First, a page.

Whose Ride is It Anyway?
When learning to ride we all probably dealt with people who told us how dangerous motorcycles are to ride. Suicide machines. Hondacides. Name some derogatory term for the machine or the sport and I bet I can recall a time it was said to me. Without fail non riders' eyes would get suspicious and some advice or story about someones brother, cousin, or friend of a friend would fill my ears.
Oddly the reason for the crash or accident wasn't given. I had to ask that question on my own. Because we all know people don't cause accidents, the machines they're using suddenly take over and operate independently of the user. It happens all the time and motorcycles are notorious for displaying this characteristic normally reserved for living things.
People rule the majority of things and situations they find themselves involved in. They either take control or relinquish it. Its that simple. The responsibility lies with the individual.
When people relate these fearful stories about how Bob sent himself into a ditch some early morning sometime after bar closing they always leave out the part about the bars closing. Never mind that Bob helped close a certain bar. Bob was the victim and his dastardly motorcycle forced the liquor upon him.
They might tell the story with vivid detail but ask a few questions and chances are you're going to make them angry because they just got caught in a half truth or a flat out lie. If you point out Bob relinquished his control of the situation voluntarily or that Bob just assumed he could operate a motorcycle the way he would anything else in his life, they'll walk away angry.
People tell me how dangerous motorcycles are all the time. I tell them in all the years I've owned them, going into my teens, I've never walked by them in the garage and had one jump out and try to bite me yet.
Is that a dumb reply? No it really isn't. Because it always reminds them responsibility lies with the operator. Before they can utter another word the gears in their heads are turning. They stop talking and start thinking. The common response afterward is "just be careful out there" and that's something I appreciate hearing.
Now something new is happening and I can't seem to get past it. Riders who normally understand the individualism imbued in the spirit of riding motorcycles are giving faux warning about riding in bad weather. Here's the point those folks are missing: When someone tells you about a ride in bad weather and they're still a fully functioning human being, it means they rode well enough to get through it just fine. Regardless what the naysayers whine about, it already happened. Its a done deal. It happened without incident. And its up to the teller of the tale to decide if such a ride will be undertaken again. The person begging them not to do it again is forgetting two important things. First, Teller of said Tale doesn't need any one's permission to ride any time anywhere on the public roads of these United States. Secondly, Teller of said Tale probably learned a few things about being safer about riding in any conditions that the naysayers may need to know for their own safety someday.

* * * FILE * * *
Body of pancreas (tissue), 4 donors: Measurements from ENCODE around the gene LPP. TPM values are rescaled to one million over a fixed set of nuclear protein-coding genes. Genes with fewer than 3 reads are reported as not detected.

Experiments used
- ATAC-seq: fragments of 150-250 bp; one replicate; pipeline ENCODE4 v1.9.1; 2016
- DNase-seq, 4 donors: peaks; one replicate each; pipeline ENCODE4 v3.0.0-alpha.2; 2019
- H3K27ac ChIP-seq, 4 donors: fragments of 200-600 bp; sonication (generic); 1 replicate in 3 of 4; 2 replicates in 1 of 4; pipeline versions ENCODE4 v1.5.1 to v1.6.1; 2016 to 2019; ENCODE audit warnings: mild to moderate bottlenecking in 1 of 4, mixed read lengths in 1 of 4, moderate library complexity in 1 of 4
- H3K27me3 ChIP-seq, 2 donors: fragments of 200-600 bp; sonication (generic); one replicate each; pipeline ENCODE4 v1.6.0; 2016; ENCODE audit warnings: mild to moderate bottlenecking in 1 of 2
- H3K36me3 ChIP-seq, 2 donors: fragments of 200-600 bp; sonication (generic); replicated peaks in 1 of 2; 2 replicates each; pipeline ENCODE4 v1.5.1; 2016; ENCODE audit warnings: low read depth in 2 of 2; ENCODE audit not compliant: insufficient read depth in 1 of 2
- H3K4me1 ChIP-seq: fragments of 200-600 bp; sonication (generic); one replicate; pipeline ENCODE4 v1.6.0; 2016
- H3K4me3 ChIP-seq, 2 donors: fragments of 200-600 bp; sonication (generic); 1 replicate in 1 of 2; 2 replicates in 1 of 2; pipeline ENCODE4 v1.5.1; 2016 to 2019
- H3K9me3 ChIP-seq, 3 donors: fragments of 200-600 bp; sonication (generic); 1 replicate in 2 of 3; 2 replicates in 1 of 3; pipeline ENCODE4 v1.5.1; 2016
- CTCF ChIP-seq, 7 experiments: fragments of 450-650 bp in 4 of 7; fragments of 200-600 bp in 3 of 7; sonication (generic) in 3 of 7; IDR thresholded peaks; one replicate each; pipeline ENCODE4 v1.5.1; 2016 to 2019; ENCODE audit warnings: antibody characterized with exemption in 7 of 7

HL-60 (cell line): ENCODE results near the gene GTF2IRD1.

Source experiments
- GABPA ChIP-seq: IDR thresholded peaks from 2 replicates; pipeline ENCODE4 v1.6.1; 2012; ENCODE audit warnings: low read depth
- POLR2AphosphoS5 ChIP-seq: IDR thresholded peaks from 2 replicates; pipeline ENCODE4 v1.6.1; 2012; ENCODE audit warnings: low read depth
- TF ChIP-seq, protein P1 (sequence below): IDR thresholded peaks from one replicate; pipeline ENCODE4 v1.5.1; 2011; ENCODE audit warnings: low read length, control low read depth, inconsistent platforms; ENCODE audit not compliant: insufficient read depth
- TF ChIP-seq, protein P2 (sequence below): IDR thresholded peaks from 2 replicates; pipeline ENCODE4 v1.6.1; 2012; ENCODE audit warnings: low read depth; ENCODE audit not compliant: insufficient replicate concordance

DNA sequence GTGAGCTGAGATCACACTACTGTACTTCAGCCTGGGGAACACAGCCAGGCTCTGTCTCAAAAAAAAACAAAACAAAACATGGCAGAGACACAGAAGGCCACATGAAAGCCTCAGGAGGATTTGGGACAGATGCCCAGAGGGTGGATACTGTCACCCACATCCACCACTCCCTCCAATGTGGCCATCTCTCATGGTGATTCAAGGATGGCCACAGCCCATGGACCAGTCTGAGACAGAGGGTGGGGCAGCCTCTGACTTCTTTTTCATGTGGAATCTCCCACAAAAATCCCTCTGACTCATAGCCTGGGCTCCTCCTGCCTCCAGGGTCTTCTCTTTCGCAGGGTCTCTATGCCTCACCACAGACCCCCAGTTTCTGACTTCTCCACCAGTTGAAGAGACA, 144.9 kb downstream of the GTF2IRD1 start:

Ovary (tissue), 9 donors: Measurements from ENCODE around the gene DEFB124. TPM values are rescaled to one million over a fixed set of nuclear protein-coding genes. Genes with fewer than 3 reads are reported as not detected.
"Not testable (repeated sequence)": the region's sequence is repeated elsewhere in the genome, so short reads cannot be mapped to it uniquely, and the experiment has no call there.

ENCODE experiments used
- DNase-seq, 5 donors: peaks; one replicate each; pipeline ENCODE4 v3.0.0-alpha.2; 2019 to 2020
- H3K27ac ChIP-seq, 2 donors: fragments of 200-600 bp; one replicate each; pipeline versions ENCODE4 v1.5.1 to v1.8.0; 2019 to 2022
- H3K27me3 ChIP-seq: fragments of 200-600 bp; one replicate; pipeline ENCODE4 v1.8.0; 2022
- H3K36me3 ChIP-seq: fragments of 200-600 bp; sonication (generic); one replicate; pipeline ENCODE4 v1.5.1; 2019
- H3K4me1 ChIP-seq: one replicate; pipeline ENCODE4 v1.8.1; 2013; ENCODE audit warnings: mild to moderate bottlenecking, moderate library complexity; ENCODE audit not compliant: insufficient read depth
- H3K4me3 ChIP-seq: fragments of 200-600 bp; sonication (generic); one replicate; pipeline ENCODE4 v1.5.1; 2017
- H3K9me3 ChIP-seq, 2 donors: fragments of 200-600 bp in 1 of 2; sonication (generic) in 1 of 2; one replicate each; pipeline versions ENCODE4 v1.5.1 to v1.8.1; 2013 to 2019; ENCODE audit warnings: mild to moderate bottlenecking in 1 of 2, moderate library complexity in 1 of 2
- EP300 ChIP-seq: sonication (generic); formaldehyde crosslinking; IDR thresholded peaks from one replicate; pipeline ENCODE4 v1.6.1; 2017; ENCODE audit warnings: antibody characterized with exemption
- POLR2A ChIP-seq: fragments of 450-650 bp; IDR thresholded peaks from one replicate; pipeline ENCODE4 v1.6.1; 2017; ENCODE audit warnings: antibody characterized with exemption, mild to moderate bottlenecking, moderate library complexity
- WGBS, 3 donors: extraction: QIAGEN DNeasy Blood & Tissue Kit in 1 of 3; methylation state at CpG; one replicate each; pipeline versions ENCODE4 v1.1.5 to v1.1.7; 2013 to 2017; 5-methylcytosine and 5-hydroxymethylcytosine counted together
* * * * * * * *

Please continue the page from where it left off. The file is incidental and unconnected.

When someone makes the choice to ride, they already took a leap against the grain. They've determined its worth the experience even if becoming the focus of naysayers' attention is drawn to them. Why? Because they really don't worry about what other people think. And they shouldn't, either.
People have ridden truly bad weather and did more than survive they found they enjoyed the experience, they explained to others how they got through it and then others learned to be better riders. Some riders have been in those same conditions and said they would never do it again. But from what I've seen both groups will share what they did and how they got through it.
We all have our limits where we feel we can handle a given condition well enough to get through it with relative comfort. Its not the same bar for any two people. Trying to bring anyone to our personal level of operation or comfort is an exercise in futility. Some riders will lay a bike low through the turns even on wet pavement. Others will baja off through the woods, beginning at the fire trails and working their way deeper and deeper into the steep terrain of canopied forests. Some take a go at snow while others like me enjoy riding in the rain on a warm afternoon.
It all starts with the idea that you or I could actually get through this situation. After all, none of us in this generation are going to be the first to do it. Millions have done it. They remember riding motorbikes through the woods. Or across fields, soaking themselves in muck. They remember the fun it was, the little two strokes tooting at high rpm for all they were worth.
No, before the naysayers condemn us for riding in bad weather or deride us for the way we're "influencing" the riding public with our disregard for safety and the "image" we present, they should remember some of us did these things before. Maybe as kids. They should also take notice that we ourselves are using all of our fingers to tell the stories. What riders who've done these things know, the rest of us can learn.